But the novel - which may or may not have had some heavy duty editing work done to it - is a cracking read. Like his movies, it meanders all over the show, but that's all part of the charm. It's incredibly earnest and funny and mean (although reading it straight after the latest James Ellroy does leave Tarantino's meanness looking a bit small and puny), and I'd definitely read a straight Western novel by the dude.

And Tarantino has the best ear for uncanny dialogue on the planet, which comes especially handy for almost all the Cliff and Rick parts. Because you can straight up hear Kurt Russell's voice narrating those sections, with all the weird digressions, familiarity and comfort of the spoken word.

It lacks the endless sadness that the end of the movie comes with, but it's not making any attempt to make that kind of emotional connection, it's going for different emotions altogether.

Friday, August 20, 2021

A chance to sort (and director disappointment)

Our landlord put a heat pump in our living room, which makes it a lot more liveable. We live in a tiny house, but it's the middle of fuckin' winter here, and there are twice as many babies in the house now, so we need some goddamn heat.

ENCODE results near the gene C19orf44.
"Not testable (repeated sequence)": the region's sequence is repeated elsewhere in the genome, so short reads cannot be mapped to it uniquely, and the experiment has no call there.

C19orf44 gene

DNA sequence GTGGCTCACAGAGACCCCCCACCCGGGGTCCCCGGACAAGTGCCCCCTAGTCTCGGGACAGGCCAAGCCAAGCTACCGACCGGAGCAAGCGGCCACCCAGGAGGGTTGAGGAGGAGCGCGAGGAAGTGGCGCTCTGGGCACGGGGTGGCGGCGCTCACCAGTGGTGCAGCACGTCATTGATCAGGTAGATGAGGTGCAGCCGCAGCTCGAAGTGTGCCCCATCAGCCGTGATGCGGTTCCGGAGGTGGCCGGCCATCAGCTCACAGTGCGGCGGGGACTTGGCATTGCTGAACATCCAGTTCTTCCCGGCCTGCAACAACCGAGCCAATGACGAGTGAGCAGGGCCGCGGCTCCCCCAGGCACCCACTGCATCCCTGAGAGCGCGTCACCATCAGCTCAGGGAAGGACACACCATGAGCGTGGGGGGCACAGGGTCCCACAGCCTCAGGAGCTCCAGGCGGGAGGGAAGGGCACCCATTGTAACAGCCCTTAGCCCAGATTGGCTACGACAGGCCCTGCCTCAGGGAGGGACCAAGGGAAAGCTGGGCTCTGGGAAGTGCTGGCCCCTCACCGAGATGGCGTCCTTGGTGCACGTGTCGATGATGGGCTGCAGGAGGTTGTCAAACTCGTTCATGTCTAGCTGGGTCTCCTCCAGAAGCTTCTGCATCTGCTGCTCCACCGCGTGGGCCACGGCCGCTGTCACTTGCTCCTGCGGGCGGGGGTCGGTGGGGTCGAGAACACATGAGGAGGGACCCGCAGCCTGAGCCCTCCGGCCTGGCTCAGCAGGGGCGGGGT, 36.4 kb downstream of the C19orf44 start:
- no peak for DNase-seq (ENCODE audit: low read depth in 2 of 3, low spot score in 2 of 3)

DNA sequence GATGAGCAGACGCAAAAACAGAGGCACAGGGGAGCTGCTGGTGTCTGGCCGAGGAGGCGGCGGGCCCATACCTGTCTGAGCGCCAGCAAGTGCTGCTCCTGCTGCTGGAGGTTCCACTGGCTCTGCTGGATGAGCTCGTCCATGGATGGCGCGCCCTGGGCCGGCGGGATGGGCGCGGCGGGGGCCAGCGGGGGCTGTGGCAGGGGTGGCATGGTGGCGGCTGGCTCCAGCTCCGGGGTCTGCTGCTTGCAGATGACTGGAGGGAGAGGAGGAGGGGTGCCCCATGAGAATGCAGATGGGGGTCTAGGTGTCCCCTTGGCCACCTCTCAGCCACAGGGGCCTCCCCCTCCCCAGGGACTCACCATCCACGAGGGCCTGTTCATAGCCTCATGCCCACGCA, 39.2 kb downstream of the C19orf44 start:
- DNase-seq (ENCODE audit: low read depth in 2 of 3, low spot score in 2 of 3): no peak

While it only took them a couple of hours to set it up, it also took me many more hours to empty the bookcases around the area where the new heater was going in. There were books and DVDs everywhere, and once the hot air started flowing, I had to strap the new kid into the frontpack, and sort it all out.

This is not a complaint. Sorting out my bookshelves is the most zen I ever get. I never, ever get tired of doing it, and am never, ever completely satisfied. It's a job that never ends.

I've got a few hundred DVDs which I'm holding onto in the age of streaming because I don't trust those fuckers who hold the rights one little bit, and I think a bookcase full of them is more interesting that empty space.